2. If we are unable to help we should clarify what this means. What Guinness means here is that we should help the doubter see that this simply means that we do not have an answer at the moment. We are not dismissing these doubts but we are “putting them in the deep-freeze” and bring these doubts out at a different time.

There is a definite place for verification in Christian faith, but if Christianity is true it is not because it is instantly, totally verified at every moment or even at any moment. No human knowledge is of this order of certainty. (230)

Read more: http://www.mikeleake.net/2019/03/4-tips-for-helping-a-doubting-friend.html

What Does It Mean That “Those Who Have Suffered In The Flesh Have Ceased From Sin?”

Since therefore Christ suffered in the flesh, arm yourselves with the same way of thinking, for whoever has suffered in the flesh has ceased from sin, –1 Peter 4:1

I’ve suffered in the flesh. My tonsillectomy was painful. So was the recovery. But I still sin. What in the world is Peter talking about here when he says that those who’ve suffered have ceased from sin?

A wrong understanding of this passage could lead to some jacked up asceticism where we beat ourselves and put ourselves in the path of suffering in order to rid ourselves of sinfulness. I’m convinced that’s not what Peter has in mind. But what does he mean? What does he mean by suffering in the flesh? What does he mean by “ceased from sin”?

First, notice the “therefore”. In 3:18-22 Peter outlined the suffering of Christ and how it ultimately led to his victory. So now in response to this we believers should “arm ourselves with the same way of thinking”. In other words, we need to develop a robust theology of suffering and then not be surprised when we have to actually use it.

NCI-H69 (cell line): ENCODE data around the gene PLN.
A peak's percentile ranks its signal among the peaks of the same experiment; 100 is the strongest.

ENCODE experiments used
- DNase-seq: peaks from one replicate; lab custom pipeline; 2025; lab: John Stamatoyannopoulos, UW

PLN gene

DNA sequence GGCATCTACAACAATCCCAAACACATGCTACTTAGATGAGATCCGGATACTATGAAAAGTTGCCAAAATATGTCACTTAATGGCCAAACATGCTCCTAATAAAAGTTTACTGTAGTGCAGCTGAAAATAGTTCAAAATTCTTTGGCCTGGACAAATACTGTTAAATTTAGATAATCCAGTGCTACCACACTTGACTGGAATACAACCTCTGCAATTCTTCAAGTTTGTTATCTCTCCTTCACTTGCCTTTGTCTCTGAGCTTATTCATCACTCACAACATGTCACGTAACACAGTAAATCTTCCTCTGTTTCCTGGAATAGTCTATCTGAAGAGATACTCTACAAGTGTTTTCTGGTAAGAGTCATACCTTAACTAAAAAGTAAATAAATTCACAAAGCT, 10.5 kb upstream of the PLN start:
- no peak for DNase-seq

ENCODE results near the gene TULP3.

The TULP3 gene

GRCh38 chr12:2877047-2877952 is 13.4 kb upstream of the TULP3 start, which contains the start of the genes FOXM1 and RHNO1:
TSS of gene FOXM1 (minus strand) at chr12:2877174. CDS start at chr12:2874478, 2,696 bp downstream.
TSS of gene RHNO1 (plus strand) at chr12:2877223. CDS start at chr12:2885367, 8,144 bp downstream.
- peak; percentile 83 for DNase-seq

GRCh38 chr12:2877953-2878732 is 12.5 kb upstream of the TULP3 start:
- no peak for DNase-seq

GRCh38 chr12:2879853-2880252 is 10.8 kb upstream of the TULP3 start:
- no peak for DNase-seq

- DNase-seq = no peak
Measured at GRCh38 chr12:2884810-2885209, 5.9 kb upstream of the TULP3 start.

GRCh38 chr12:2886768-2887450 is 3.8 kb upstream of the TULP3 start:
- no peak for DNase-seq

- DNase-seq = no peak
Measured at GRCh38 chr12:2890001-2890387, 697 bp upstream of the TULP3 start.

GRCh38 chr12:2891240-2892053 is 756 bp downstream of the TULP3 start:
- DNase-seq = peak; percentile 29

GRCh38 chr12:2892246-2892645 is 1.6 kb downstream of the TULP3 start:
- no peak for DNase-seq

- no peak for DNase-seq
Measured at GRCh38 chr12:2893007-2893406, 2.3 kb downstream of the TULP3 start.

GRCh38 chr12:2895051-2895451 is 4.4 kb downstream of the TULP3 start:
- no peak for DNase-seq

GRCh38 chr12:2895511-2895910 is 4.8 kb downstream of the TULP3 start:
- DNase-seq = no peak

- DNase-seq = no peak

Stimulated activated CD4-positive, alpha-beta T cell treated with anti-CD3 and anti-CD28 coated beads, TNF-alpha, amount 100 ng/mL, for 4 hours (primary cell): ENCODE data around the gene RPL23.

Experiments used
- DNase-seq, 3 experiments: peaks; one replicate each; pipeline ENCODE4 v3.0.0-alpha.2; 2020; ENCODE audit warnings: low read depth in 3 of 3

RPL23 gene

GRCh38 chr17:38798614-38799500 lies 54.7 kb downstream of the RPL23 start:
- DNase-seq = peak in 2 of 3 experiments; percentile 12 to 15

Suffering is the path to glory. It cleanses the dross. Notice the “for”. This means, “here is why you do this thing”. You do this thing (arm yourselves with a good theology of suffering) because whoever has suffered in the flesh has ceased from sin.

So what does he mean by ceased from sin? There are a few options.

Read more: http://www.mikeleake.net/2019/02/what-does-it-mean-that-those-who-have-suffered-in-the-flesh-have-ceased-from-sin.html

One Part Of Your Bible Which Isn’t Inspired

http://www.mikeleake.net/2018/11/one-part-of-your-bible-which-isnt-inspired.html

Despising God’s Word Might Not Mean What You Think It Does

“Whoever despises the word brings destruction on himself, but he who reveres the commandment will be rewarded.” –Proverbs 13:13

Better read the rest: http://www.mikeleake.net/2018/09/despising-gods-word-might-not-mean-what-you-think-it-does.html